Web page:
The Cornel

At the top of this land reform act you have two committees: one represents the war veterans and one representing the land itself. Understanding the war vets association is something I’m still trying to do, however this particular piece is more about the guy in charge there we call The Cornel [Mostly because he is a war vet and that’s his rank but also because I can’t pronounce his surname let alone spell it!]

He’s not a bad guy. He actually tries to do what’s best for the country and its agriculture. Usually this benefits the true farmers. By true farmers I mean those who actually produce products on their farm for people outside their household a.k.a. the weekend farmers and land grabbers. These weekend farmers are the ones who leave hectares and hectors of land untended after forcefully removing the original farmers. The weekend farmers are the ones who allowed the country to slip into a famished-state and they are the ones we don’t like.

Throughout this whole land reform period of about 11 years, he has gotten to know this family very well. He was also partially responsible for asking them to come back here and fix the farm that was taken from them years ago… only to have it taken again right at the brink of success.

When he found out that someone had already started moving into the property during the Clause 17 24hour period, he was properly pissed off. Firstly because he is supposed to have a say in who get’s the land the WVA and the Land Office have to be in agreement. In this case they seem to have by-passed him in an effort to bulldoze this family of their farm. I’m sure he wouldn’t have been this upset if it wasn’t for the fact that the guy who now lives there also had a farm given to him a few years ago [a brilliantly running farm that he has managed to run right into the ground in only a few short years]. Of course the fact that he understands the state of the countries food supply and how important this dairy farm was and knowing that he convinced them to come back with the promise that the land is theirs, must have weighed in.

He’s not a bad guy and when he saw for himself how quickly those vultures moved in, he instructed his driver to go to town. Now as small as that gesture sounds, it actually implies that he got into his car and drove straight to Bob. In case you aren’t fully in the loop: ‘Bob’ is the president. The Cornel is so well respected that he can actually do that. He can actually drive right past the presidents guards and walk in to see his old friend.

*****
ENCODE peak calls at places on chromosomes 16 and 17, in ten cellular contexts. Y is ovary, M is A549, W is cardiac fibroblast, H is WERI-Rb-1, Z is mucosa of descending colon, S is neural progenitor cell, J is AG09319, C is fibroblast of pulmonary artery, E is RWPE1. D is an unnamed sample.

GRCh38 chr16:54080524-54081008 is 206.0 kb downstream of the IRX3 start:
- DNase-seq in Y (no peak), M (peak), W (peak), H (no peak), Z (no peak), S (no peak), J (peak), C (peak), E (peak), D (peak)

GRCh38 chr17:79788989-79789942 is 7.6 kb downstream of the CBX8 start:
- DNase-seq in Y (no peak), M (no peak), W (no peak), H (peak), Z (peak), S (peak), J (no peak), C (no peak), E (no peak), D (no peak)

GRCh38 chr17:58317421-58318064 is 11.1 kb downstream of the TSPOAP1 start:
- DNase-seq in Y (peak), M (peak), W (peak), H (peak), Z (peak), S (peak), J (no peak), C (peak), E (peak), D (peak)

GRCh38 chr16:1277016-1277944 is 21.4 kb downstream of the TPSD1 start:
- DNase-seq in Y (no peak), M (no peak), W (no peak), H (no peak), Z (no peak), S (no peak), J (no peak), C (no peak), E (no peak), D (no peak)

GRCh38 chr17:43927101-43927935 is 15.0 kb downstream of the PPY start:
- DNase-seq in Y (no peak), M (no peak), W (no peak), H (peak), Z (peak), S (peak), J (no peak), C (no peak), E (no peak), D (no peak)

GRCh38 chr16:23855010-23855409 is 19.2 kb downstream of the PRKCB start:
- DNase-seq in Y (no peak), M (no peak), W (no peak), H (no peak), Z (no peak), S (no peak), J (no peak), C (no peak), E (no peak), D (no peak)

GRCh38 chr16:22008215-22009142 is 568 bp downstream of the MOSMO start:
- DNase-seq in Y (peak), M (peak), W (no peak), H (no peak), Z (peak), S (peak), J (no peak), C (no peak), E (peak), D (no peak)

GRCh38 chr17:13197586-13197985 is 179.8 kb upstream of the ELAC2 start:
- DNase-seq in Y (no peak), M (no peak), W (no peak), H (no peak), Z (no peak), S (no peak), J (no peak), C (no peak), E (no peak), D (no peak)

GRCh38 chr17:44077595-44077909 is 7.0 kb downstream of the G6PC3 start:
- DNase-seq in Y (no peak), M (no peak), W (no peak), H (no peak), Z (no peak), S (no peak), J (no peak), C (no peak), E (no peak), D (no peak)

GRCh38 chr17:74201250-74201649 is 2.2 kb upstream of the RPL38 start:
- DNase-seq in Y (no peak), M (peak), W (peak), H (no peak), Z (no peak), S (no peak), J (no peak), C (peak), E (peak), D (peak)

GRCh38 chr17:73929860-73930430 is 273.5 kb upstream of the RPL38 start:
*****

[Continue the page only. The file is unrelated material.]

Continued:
What this means exactly, we won’t know for a while and I’m not even sure it will really change any plans but just the fact that someone sees how much this one family has survived and what they actually mean to the community and country as a whole, is a nice gesture in tough times like these. There has been a lot of speculation that the family will either get their farm back [for the 3rd time] or at least a piece of it with the house and dairy on. To tell you the truth that was all the family really wanted anyway, they were fine with only keeping 100 hectares and allowing the government to redistribute the other 700. At this point it’s just a matter of manners and people who keep going back on their word or who are overruled by land grabbers.

Whatever happens, at least this time the family isn’t fighting by themselves. All of their employees are devastated by their departure and even most war veterans admit that taking this land from these farmers is a mistake. With The Cornel standing up for this family and the land they have nourished, there is still a glimpse of hope.

Just for the record: this is just one family! I can only tell you what I see with my own eyes but I can assure you that there have been thousands of others too. I’m tempted to say that there will still be thousands more but unfortunately that would be a lie since there are less than a hundred farmers left who do not qualify to retain their land. By the looks of things, come elections mid 2011 even those farmers will no longer posses their lands.

These are interesting times we live in and I just hope that more people realize how needed these underappreciated farmers really are.

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